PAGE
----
ETF Creation and Redemption Process
While ETF trading occurs on an exchange like stocks, the process by which their shares are created is significantly different. Unless a company decides to issue more shares, the supply of shares of an individual stock trading in the marketplace is finite. When demand increases for shares of an ETF, however, Authorized Participants (APs) have the ability to create additional shares on demand.
Through an "in kind" transfer mechanism, APs create ETF units in the primary market by delivering a basket of securities to the fund equal to the current holdings of the ETF. In return, they receive a large block of ETF shares (typically 50,000), which are then available for trading in the secondary market. This ETF creation and redemption process helps keep ETF supply and demand in continual balance and provides a "hidden" layer of liquidity not evident by looking at trading volumes alone.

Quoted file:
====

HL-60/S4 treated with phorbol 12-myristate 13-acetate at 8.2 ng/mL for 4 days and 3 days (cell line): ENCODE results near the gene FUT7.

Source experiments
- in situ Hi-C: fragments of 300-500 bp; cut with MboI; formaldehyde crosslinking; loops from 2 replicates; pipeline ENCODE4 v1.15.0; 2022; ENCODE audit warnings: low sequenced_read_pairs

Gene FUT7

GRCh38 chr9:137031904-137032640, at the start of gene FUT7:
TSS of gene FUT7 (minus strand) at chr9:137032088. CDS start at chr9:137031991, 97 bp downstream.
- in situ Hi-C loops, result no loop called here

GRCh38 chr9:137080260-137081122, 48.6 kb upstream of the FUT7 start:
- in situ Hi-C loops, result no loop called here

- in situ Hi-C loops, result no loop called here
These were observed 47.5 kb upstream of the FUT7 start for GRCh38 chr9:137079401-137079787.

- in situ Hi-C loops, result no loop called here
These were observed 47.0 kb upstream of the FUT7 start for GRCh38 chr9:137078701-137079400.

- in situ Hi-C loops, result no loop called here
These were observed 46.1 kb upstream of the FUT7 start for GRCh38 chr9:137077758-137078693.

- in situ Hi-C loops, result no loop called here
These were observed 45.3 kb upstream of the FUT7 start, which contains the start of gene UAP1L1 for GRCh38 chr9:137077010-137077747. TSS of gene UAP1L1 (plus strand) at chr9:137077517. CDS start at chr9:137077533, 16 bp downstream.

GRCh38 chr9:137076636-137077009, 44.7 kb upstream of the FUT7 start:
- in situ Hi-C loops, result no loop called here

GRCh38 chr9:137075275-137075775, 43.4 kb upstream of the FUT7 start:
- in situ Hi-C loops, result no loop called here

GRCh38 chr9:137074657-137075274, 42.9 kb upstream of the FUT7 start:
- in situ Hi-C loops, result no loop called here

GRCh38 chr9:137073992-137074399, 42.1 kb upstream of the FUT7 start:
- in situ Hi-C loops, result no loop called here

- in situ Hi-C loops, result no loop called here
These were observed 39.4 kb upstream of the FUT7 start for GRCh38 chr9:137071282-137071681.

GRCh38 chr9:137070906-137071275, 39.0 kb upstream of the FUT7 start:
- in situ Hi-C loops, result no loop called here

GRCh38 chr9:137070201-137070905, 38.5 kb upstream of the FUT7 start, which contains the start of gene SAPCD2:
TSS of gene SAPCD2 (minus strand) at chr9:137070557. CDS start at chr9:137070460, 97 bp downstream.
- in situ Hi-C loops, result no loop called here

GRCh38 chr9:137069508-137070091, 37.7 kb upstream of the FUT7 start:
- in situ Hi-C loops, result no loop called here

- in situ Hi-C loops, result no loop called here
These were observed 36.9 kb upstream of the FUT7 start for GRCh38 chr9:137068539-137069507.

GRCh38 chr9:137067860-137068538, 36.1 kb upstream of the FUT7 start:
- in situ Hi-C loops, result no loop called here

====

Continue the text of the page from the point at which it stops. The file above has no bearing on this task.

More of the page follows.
This process also works in reverse. If an investor wants to sell a large block of shares of an ETF, even if there seems to be limited liquidity in the secondary market, APs can readily redeem a block of ETF shares by gathering enough shares of the ETF to form a creation unit and then exchanging the creation unit for the underlying securities.